In order to combine everything into one equation, you need to figure out how many moles of sugar you're adding. Brown sugar is a homogeneous mixture of various compounds, but we'll just make an assumption that it has the same molecular weight as table sugar does (C12H22O11, 342 g/mole). Looking online, I found the density of brown sugar to be about 0.721 g/mL. So your half-cup has 85.29006 grams of sugar. For the Freezing Point Depression equation, we'll combine the moles of sugar with twice the moles of salt to come up with the overall molarity of the solute. (We'll use twice the moles of salt since NaCl dissociates into two ions, and then use 1 for the van't Hoff Factor).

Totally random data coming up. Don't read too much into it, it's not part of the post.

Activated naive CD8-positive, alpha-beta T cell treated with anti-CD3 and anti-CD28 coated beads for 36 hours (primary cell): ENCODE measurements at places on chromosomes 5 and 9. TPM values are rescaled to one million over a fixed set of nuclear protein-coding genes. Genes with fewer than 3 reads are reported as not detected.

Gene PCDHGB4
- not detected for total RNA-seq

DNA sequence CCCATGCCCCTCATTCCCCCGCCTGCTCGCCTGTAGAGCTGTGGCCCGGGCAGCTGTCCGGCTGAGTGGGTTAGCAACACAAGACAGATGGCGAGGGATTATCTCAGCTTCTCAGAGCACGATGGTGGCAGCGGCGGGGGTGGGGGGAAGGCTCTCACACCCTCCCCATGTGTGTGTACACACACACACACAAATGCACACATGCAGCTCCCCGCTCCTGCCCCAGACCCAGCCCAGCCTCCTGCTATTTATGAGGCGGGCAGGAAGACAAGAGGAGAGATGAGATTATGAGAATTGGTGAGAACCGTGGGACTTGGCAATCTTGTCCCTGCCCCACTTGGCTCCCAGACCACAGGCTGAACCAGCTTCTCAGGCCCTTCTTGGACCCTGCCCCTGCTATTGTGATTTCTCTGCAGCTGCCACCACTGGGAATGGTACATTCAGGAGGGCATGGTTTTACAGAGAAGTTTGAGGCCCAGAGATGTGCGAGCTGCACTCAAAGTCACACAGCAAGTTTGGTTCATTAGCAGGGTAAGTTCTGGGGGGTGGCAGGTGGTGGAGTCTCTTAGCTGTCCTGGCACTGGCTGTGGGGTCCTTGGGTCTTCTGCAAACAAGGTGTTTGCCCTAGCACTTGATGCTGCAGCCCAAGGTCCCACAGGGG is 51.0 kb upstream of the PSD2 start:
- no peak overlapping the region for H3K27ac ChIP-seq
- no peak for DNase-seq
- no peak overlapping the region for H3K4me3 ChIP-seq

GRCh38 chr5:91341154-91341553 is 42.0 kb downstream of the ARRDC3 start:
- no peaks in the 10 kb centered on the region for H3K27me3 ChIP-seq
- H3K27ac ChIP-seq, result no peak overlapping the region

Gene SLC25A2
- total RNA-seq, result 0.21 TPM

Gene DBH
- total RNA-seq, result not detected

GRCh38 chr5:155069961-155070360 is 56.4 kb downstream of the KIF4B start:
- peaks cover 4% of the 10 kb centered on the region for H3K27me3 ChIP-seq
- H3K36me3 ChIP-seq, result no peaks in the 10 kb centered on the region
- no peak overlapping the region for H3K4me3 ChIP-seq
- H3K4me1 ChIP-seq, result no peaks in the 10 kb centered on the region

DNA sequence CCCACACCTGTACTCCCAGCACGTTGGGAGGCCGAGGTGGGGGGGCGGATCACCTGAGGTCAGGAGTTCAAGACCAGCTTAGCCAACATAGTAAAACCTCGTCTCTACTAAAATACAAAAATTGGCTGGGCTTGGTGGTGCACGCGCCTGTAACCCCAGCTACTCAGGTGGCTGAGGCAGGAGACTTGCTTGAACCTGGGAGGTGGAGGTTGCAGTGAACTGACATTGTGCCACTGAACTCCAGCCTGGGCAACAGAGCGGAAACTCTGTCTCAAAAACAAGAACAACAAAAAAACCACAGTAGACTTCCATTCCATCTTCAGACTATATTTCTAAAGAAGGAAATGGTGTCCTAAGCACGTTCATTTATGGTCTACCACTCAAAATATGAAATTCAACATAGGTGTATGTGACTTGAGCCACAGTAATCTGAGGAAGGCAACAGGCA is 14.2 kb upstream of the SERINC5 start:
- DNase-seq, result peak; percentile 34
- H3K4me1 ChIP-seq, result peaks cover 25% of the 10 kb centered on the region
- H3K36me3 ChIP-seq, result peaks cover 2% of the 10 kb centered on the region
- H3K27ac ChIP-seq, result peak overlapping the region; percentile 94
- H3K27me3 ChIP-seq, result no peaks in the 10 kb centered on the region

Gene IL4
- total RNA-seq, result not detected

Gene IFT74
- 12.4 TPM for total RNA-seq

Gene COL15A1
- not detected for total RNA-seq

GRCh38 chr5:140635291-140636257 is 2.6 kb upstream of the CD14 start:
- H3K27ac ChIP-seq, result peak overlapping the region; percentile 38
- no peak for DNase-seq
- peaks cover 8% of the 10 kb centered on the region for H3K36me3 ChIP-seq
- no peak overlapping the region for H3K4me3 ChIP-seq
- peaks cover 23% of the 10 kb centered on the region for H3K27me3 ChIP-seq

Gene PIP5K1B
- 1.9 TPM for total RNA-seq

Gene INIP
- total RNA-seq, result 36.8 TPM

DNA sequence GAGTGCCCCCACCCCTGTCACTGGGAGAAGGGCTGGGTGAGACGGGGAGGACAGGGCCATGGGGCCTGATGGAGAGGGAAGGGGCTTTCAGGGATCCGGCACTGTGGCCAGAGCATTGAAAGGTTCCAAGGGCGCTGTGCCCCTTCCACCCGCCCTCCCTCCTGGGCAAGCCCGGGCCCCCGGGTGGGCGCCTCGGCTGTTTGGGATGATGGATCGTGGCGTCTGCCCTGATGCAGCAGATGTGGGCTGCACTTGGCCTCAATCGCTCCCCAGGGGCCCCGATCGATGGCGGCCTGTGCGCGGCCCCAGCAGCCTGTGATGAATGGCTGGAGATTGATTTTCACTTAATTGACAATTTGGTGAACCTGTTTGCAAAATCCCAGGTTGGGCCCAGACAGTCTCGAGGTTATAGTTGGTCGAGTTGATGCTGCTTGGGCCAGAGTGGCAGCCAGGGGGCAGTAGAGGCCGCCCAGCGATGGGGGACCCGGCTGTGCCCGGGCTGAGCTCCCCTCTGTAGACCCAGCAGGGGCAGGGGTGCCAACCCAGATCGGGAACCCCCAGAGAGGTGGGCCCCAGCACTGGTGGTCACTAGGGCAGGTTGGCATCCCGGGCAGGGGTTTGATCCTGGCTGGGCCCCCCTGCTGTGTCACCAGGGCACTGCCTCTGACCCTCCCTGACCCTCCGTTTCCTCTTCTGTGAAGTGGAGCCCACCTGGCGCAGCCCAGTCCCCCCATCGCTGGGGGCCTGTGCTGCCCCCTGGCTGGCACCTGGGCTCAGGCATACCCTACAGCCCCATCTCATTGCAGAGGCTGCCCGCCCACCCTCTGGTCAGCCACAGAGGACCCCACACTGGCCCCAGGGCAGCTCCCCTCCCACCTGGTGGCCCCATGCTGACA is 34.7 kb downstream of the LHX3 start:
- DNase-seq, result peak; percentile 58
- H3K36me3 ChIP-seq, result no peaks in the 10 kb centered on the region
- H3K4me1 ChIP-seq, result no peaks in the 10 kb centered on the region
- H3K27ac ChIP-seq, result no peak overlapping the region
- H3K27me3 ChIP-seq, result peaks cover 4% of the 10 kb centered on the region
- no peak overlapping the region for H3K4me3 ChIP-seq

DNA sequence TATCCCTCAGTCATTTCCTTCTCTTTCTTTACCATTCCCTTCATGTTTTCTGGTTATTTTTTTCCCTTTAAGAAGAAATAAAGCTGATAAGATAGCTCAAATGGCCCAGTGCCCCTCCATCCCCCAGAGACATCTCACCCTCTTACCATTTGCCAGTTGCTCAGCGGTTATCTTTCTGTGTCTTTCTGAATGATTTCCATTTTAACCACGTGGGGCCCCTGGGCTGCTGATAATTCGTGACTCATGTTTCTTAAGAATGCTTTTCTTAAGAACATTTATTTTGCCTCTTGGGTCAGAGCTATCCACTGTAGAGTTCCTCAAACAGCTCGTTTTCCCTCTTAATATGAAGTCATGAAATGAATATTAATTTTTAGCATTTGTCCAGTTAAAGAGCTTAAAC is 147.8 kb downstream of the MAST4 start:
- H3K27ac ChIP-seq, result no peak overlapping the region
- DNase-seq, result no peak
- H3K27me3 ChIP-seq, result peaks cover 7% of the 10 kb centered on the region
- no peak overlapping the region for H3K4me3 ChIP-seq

Delta Tf = Tf0 - Tf= i Kf m
Tf0 = 0C
i = 1
Kf = -1.86C/m
m=(molesNaClx2 + molesC12H22O11)/7.29L = 0.572589M/L solute.
Tf -0 = (1)(-1.86)(0.572589) = -1.06502 C
Tf = 30.083 Degrees Fahrenheit.
As you can see, the large amount of liquid you have in there causes the dilution factor to be VERY large so you're not going to see a huge depression in the freezing point. In reality, you can assume that it will freeze at the normal freezing point of water.